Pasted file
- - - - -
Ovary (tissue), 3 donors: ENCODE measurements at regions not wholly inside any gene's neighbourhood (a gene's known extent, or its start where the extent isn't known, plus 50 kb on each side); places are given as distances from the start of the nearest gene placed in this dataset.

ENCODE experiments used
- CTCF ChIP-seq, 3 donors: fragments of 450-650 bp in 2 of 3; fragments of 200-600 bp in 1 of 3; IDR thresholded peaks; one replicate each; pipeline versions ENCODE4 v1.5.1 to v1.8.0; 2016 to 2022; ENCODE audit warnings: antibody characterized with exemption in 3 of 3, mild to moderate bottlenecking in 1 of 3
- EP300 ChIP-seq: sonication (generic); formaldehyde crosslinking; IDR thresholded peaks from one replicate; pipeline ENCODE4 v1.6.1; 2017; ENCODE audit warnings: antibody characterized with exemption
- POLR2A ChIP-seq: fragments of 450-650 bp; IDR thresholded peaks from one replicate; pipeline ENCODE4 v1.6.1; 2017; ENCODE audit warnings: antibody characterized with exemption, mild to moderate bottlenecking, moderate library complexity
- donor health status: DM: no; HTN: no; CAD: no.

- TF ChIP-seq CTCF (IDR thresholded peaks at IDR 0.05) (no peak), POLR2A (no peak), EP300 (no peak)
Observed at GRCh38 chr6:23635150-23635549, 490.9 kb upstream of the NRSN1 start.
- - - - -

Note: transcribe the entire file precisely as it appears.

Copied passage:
Ovary (tissue), 3 donors: ENCODE measurements at regions not wholly inside any gene's neighbourhood (a gene's known extent, or its start where the extent isn't known, plus 50 kb on each side); places are given as distances from the start of the nearest gene placed in this dataset.

ENCODE experiments used
- CTCF ChIP-seq, 3 donors: fragments of 450-650 bp in 2 of 3; fragments of 200-600 bp in 1 of 3; IDR thresholded peaks; one replicate each; pipeline versions ENCODE4 v1.5.1 to v1.8.0; 2016 to 2022; ENCODE audit warnings: antibody characterized with exemption in 3 of 3, mild to moderate bottlenecking in 1 of 3
- EP300 ChIP-seq: sonication (generic); formaldehyde crosslinking; IDR thresholded peaks from one replicate; pipeline ENCODE4 v1.6.1; 2017; ENCODE audit warnings: antibody characterized with exemption
- POLR2A ChIP-seq: fragments of 450-650 bp; IDR thresholded peaks from one replicate; pipeline ENCODE4 v1.6.1; 2017; ENCODE audit warnings: antibody characterized with exemption, mild to moderate bottlenecking, moderate library complexity
- donor health status: DM: no; HTN: no; CAD: no.

- TF ChIP-seq CTCF (IDR thresholded peaks at IDR 0.05) (no peak), POLR2A (no peak), EP300 (no peak)
Observed at GRCh38 chr6:23635150-23635549, 490.9 kb upstream of the NRSN1 start.